I did not go to Russia with a millionaire: quite the contrary. I never expressed my extreme distaste for life in the Soviet Union before going there. Com. Goldman’s natural desire to explain away unpleasant facts by stressing the personal factor has led him to state a definite untruth. I did not say in my article that I consider the Soviet Union to be on the verge of a collapse nor did I use various expressions which Com. Goldman attributes to me. I did not deal in my article with the many other aspects of Soviet economics which he mentions as I wished to depict Soviet conditions as they affect the Russian workers and peasants and not as they strike the foreign tourist.

Lacking space in which to instruct Com. Goldman in some of the elementary facts about Russian agriculture I will merely quote from an authority which he can hardly challenge, figures showing the decline in the standard of life of the peasant as compared with the pre-war period. In the early years of the present century the average consumption of grain per capita among the middle peasants was 18 poods (Lenin, Development of Capitalism in Russia ). To-day the official standard for all peasants is 12 poods per capita per annum. In none of the many cases which I personally investigated was even this sum reached.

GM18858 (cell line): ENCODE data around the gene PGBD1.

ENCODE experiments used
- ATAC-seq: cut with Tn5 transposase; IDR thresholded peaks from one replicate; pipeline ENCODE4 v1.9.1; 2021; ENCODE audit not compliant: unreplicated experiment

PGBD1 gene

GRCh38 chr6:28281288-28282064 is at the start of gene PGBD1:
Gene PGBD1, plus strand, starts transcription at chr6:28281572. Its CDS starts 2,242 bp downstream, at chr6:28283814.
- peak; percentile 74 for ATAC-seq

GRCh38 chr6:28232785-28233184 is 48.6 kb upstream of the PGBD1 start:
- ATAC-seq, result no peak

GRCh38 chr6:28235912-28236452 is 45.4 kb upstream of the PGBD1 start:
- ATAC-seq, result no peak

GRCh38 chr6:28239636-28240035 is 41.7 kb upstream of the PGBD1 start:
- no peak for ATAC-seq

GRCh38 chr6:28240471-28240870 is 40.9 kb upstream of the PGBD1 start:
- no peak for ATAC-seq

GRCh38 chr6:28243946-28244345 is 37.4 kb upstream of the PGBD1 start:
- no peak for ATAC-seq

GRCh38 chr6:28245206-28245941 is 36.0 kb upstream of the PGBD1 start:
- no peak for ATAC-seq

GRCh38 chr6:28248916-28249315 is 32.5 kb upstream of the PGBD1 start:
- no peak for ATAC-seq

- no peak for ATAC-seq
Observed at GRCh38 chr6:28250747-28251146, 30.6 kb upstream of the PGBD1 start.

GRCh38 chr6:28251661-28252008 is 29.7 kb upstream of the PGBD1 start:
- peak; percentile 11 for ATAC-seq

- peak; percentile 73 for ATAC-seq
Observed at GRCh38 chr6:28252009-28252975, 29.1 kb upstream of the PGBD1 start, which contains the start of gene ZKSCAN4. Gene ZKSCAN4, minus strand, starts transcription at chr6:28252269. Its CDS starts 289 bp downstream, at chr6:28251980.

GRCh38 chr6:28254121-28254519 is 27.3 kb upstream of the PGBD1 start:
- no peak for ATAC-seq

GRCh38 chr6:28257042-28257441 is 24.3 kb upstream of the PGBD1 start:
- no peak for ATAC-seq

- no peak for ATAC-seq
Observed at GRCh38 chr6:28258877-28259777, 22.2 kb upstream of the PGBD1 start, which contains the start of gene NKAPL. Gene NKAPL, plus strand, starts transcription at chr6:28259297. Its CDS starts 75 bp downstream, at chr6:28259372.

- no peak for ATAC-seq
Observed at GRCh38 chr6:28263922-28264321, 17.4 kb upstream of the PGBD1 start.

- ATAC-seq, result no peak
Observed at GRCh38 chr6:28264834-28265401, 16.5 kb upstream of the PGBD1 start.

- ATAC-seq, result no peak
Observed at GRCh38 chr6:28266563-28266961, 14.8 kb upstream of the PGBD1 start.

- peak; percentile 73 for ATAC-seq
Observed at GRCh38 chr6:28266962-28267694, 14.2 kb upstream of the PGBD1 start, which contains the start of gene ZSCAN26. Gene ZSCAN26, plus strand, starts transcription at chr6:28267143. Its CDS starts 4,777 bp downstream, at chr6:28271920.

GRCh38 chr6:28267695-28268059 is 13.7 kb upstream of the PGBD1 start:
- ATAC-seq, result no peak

In conclusion I feel that Com. Goldman is to be congratulated on his very able attempt to make bricks without straw. I would resent his attitude towards myself more, did I not remember having had reactions precisely similar to his on reading articles calculated to destroy that pleasant state of illusion in which I was and in which Com. Goldman still appears to be.

Last updated: 18 February 2009